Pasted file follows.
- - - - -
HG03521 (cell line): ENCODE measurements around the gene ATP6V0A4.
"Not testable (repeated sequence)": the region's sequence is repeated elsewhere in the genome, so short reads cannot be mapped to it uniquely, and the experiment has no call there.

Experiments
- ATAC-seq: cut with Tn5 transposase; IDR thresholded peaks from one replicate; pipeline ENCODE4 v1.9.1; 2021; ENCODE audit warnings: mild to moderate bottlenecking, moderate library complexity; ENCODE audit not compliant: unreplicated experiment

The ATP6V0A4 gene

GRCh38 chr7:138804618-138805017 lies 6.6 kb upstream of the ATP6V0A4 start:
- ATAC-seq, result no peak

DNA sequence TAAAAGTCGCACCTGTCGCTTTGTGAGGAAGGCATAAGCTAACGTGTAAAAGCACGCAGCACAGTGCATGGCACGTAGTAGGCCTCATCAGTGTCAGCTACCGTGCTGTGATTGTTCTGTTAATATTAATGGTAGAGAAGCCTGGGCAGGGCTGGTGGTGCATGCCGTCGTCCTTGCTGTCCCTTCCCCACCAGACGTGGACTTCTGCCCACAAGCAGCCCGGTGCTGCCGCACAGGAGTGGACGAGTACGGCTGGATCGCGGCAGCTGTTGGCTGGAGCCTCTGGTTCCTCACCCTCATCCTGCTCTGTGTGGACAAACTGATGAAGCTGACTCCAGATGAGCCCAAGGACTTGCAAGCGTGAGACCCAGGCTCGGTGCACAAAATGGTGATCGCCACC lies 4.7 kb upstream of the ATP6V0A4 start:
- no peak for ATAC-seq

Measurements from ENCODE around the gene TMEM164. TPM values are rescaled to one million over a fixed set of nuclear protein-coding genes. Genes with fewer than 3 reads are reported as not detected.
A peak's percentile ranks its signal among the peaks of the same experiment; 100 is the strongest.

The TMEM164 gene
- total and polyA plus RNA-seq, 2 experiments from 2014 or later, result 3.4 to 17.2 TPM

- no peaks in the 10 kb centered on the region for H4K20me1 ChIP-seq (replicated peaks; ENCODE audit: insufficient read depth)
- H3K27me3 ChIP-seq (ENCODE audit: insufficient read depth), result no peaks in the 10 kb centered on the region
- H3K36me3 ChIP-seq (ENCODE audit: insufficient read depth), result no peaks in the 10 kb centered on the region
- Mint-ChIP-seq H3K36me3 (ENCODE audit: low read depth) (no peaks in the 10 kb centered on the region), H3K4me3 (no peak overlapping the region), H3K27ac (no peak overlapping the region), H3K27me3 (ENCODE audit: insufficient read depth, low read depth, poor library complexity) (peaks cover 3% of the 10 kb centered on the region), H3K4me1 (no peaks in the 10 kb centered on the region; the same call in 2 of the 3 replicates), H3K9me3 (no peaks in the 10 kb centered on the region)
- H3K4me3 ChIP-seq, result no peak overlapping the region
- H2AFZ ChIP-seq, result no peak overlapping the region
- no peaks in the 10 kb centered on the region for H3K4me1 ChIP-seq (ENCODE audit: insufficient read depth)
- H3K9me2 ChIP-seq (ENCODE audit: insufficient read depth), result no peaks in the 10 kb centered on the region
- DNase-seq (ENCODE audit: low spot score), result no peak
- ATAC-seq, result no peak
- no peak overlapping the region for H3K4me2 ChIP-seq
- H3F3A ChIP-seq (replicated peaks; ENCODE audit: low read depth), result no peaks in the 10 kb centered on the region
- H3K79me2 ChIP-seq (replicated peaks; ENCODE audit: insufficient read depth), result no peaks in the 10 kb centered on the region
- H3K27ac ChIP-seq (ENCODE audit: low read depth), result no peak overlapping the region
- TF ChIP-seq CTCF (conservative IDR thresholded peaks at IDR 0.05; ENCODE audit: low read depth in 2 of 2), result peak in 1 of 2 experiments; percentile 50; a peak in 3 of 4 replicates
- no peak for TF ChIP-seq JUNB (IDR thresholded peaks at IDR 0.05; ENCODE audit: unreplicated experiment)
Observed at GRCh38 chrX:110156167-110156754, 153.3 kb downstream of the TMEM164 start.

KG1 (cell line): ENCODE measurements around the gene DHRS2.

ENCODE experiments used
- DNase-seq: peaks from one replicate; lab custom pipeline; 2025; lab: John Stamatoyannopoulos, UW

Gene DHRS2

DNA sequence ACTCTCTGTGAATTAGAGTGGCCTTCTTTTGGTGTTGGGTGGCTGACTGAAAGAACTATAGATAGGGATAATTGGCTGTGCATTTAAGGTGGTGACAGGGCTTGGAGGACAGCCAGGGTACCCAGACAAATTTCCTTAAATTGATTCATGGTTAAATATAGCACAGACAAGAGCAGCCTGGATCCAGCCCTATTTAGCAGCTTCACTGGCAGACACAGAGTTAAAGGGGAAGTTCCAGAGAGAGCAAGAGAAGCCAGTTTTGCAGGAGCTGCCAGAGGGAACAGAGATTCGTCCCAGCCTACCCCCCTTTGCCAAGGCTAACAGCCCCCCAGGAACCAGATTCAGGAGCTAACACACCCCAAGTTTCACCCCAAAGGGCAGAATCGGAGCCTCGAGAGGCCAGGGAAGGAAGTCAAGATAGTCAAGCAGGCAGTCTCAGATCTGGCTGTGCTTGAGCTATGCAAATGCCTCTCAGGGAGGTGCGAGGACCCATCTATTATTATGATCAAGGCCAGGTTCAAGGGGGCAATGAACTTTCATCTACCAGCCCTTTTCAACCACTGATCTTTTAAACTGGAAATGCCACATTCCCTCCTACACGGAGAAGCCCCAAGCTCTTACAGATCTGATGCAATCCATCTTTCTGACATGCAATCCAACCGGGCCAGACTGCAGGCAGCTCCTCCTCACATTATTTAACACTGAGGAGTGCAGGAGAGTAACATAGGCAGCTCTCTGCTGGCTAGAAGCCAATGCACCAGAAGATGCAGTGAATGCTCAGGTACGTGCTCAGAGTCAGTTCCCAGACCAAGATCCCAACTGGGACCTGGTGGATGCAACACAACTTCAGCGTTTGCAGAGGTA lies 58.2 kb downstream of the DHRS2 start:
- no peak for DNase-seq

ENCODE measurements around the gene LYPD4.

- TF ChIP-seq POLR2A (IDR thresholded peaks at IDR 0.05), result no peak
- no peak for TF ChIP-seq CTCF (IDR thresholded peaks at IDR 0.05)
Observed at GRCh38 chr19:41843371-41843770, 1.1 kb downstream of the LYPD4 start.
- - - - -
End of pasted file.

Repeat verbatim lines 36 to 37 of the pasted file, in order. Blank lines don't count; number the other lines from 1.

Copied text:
- no peak for DNase-seq

ENCODE measurements around the gene LYPD4.